― G.K. Chesterton, The Napoleon of Notting Hill

Monday, 11 March 2019

An Error in the Jersey Citizenship Supplement

It is gratifying to sometimes make small improvements where there are errors in official documents. By raising an FOI, I managed to correct an historical inaccuracy in the Jersey Citizenship Supplement, which was written in October 2014, and contained at least one glaring error. Clearly "regularly reviewed" (see reply below) didn't mean every year!

FOI Request

Who created the Jersey Citizenship Supplement and how often is it updated, and has it been checked by local historians?

I ask this because it currently says:

"The famous Jersey cow has been a ‘protected species’ for the last 200 years. No cattle imports are allowed in order to keep the breed pure, but through exports and husbandry elsewhere, the animal can be found in almost every country in the world."

The supplement says it dates "from October 2014". But in July 2008, the States of Jersey took the historic step of ending the ban on imports, and allowing the import of bull semen from any breed of cattle, although only semen that is genetically pure will enable the resultant progeny to be entered in the Jersey Herd Book. Cows other than Jerseys can now be seen in Island fields.


The Jersey Citizenship Supplement was introduced in 2005 by the Chief Inspector of Immigration and this was aligned to similar supplements introduced in the other Crown Dependencies of Guernsey and Isle of Man.

The supplement guide and the supplement questions were introduced with the input from a local historian from the Jersey Museum and have been regularly reviewed. However we are grateful for your note in relation to the cattle imports to Jersey referred to in the supplement guide, which has been overlooked and will now be rectified.


The text now says:

"The famous Jersey cow was a ‘protected species’ for 200 years. No cattle imports were allowed in order to keep the breed pure, but through exports and husbandry 14 elsewhere, the animal can be found in almost every country in the world. It is highly valued for its rich milk content and production. However, in July 2008 the States of Jersey took the historic step to amend legislation to allow the importation of bovine semen into Jersey, although semen that is genetically pure will enable the resultant progeny to be entered in the Jersey Herd Book. Cows other than Jerseys can now be seen in Island fields."

Saturday, 9 March 2019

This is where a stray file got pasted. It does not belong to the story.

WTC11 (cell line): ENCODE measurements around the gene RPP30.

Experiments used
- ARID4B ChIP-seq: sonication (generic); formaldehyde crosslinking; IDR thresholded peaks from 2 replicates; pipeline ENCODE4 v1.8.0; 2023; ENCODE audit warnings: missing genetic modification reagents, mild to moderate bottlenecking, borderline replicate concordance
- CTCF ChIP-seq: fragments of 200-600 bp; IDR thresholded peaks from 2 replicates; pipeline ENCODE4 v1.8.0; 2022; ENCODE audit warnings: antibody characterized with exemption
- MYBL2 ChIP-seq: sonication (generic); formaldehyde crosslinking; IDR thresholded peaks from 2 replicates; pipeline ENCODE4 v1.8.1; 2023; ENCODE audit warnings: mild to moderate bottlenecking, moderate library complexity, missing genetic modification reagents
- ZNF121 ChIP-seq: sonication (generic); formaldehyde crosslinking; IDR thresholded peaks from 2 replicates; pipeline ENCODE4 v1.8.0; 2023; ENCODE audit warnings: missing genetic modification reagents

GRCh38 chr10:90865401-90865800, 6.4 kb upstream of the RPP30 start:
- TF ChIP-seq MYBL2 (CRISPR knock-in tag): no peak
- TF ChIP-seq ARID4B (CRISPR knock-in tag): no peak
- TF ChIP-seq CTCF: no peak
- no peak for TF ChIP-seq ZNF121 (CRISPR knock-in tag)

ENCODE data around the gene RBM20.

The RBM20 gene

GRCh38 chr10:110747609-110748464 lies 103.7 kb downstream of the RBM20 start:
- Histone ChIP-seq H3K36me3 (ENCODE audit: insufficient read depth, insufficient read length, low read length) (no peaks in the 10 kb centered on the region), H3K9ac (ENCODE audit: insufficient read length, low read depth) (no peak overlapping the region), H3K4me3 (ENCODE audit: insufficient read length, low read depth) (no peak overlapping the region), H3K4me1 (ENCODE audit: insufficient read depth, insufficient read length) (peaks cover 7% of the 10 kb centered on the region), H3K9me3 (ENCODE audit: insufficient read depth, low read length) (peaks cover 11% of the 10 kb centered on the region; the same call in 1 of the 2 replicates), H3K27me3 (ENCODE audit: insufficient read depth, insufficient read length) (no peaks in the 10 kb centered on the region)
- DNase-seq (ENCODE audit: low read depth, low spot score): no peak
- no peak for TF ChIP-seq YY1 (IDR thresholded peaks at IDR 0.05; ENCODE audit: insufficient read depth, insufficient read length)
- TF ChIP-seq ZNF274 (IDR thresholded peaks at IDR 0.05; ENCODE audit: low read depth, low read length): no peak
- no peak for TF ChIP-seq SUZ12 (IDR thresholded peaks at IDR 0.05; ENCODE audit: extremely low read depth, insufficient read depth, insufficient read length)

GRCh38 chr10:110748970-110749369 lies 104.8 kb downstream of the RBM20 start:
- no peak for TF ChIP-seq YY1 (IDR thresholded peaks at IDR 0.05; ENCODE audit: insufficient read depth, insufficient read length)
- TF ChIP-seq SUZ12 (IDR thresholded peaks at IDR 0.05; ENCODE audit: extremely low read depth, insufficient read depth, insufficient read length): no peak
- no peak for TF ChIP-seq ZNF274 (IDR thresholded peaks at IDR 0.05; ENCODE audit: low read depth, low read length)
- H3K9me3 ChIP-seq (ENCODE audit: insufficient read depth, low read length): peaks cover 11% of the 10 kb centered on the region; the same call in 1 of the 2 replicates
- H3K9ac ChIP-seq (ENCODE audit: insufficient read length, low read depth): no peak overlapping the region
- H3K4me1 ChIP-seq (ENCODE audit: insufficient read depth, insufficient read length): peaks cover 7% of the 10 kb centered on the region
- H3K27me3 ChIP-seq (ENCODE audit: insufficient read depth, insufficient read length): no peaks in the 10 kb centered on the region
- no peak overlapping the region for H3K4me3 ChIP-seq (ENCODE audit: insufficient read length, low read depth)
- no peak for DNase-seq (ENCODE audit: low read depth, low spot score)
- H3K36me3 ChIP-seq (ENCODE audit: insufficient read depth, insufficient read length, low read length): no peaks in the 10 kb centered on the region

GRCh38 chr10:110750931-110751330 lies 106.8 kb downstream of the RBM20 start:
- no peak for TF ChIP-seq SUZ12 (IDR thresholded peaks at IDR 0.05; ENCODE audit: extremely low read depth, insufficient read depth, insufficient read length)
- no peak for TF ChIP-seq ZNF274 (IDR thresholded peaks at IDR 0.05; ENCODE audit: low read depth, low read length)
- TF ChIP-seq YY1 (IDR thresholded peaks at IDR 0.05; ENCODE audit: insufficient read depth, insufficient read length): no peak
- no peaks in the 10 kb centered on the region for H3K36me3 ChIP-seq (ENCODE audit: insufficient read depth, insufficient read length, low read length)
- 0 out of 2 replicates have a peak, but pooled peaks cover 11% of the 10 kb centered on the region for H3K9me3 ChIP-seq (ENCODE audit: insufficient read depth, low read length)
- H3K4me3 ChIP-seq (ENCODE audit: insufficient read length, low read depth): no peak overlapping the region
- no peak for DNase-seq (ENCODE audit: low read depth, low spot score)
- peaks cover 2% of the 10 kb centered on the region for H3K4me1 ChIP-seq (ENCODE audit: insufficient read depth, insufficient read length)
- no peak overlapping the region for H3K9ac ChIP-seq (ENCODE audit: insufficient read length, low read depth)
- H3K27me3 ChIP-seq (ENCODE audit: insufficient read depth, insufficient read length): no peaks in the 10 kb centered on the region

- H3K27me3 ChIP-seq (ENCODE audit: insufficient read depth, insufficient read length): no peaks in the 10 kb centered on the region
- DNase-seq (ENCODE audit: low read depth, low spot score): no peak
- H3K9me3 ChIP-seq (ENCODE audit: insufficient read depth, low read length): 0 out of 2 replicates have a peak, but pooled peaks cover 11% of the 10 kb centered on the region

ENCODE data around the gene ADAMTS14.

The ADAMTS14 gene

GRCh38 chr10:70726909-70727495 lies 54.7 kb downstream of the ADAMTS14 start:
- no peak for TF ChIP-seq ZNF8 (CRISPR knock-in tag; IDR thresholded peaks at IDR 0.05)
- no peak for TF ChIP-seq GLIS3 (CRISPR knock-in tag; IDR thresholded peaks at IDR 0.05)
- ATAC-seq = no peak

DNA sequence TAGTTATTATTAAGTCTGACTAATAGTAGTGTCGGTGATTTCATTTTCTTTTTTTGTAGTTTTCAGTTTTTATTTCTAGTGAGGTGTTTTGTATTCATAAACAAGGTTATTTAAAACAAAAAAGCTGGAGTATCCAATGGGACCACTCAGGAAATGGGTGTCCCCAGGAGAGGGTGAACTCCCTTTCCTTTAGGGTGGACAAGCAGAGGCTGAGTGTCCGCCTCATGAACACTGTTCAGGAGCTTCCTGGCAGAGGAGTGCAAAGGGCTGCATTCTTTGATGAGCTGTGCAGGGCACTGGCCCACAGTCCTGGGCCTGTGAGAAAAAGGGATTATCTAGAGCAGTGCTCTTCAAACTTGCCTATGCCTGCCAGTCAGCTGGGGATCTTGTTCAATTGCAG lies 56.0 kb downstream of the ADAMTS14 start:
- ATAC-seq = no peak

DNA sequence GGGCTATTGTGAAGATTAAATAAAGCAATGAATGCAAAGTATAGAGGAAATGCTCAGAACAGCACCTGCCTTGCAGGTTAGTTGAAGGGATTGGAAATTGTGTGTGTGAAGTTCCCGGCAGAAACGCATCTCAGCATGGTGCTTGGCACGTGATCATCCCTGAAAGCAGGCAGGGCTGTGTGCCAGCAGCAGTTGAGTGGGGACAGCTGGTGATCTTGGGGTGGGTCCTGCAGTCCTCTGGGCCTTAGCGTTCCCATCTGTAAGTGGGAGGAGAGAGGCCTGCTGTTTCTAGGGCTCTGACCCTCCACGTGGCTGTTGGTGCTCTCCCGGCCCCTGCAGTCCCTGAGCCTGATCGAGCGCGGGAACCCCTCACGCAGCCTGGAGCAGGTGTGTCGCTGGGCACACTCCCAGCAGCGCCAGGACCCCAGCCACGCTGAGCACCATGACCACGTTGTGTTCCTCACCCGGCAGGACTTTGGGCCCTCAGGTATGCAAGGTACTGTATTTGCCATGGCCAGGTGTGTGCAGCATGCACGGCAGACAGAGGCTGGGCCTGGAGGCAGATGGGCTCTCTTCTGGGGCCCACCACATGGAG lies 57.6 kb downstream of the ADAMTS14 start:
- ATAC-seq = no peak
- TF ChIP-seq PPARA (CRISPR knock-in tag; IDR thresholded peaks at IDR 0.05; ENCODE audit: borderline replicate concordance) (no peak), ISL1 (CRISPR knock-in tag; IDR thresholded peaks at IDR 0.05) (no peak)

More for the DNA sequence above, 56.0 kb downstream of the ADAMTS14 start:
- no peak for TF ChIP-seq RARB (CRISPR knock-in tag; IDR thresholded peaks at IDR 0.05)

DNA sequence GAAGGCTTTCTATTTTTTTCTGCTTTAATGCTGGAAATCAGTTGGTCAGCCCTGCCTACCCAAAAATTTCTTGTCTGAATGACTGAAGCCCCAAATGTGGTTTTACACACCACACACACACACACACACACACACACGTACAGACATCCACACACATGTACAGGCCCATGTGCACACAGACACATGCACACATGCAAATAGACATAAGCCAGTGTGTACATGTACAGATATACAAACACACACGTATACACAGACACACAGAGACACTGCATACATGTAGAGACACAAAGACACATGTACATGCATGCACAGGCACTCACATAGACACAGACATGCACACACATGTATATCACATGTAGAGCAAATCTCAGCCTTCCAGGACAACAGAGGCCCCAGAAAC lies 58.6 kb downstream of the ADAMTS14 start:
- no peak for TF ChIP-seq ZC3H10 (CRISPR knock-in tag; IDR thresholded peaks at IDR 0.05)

One from the archive this week, from 05/10/2005. For another account of sand-eeling, see:

(based on a reminiscence of the 1950s)

The full moon, and the lowest tide
Tonight, we will walk bleary-eyed
Down the slip at La Rocque, then
Scrambling over the rocks again
Will ply our hooks, scratch sand
We, the sand-eelers, happy band
Take the slippery sliver sand eels
Into our baskets, as moon reveals
Them glistening in her pale light
For stalwarts, a pastime to excite. 

In olden days, all the family came
Along with neighbours, grandame
Bringing knitting, sat on the rocks
By slipway, brought by the old box
shaped Jersey vans, or by dog-carts
When the eelers left, young upstarts
Old folk told stories of greater catches
They had made, lighting with matches
Clay pipes, look out at rock and shingle
Where the youngsters now do mingle. 

Sand-eeling is a battle for the strong
For only the fittest can now belong
Over a mile and half of rocky coast
Avoiding gullies, and then almost
Slipping on seaweed, there to reach
The end of rocks, the sandy beach
The water's edge, begin the eeling
Some are standing, others kneeling
And when a hundred or so caught
Return to picnic feast now sought. 

Then all drink cider, eat cold pork,
Baked apple dumplings, even uncork
The odd bottle of wine, smuggled in
By some fishermen, the family's kin
Fry the eels, delicious in Jersey butter
And sounds of pleasure eaters utter
But now sand-eeling is done by few
Keeping old ways, but a bare residue
And at La Rocque, under full moon
Only ghostly memories do commune.

Friday, 8 March 2019

The Election of 1948 and events in that month

Today's history includes some adverts from the 1949 Almanac, and a list of the States members during 1948, as well as a list of events during the significant election night of 1948.

1948 - the States

Bailiff:-Sir Alexander Moncrieff Coutanche,
Dean: The Very Rev. Matthew Le Marinel. M.A.
Attorney-General:- Cecil Stanley Harrison.
Solicitor-General:- Ralph Vibert
Receiver of His Majesty's Revenues.-Major R. E. B. Voisin

The Twelve Senators :

Ph. Le Feuvre
F. Le Quesne
C. Le Gallais.
C. H. B. Avarne
H. Le R. Edwards
J. Le Marquand *
G. P. Billot *
W. J. J. Collas *
N. G. Bind *
Ph. Le Quesne.
Ed. Le Quesne
C. P. Rumfitt.

(* former Jurats)

The Twelve Constables

H. Le F. Grant, St. Helier
S. G. Crill, St. Clement
F. Le Boutillier, St. Ouen
T. P. Mourant. St. Saviour
T. G. Le Marine], St. John;
H. E. Le Rossignol, St. Brelade ;
R. de Gruchy, St. Martin ;
S. England, Grouville
John Wesley Baudains, St. Lawrence
J. du Val, St. Peter
J. E. Cabot, Trinity ;
Vacant (St Mary)

The Twenty-eight Deputies :
Messrs. J. Le Marquand, jnr.. T. Le B. Pirouet, G. A Candlin and E. W. Hettich (1st Electoral. District)
W. H. Krichefski, G. Toy, Mrs. A. Forster and Mr. D. W. Ryan (2nd Electoral District)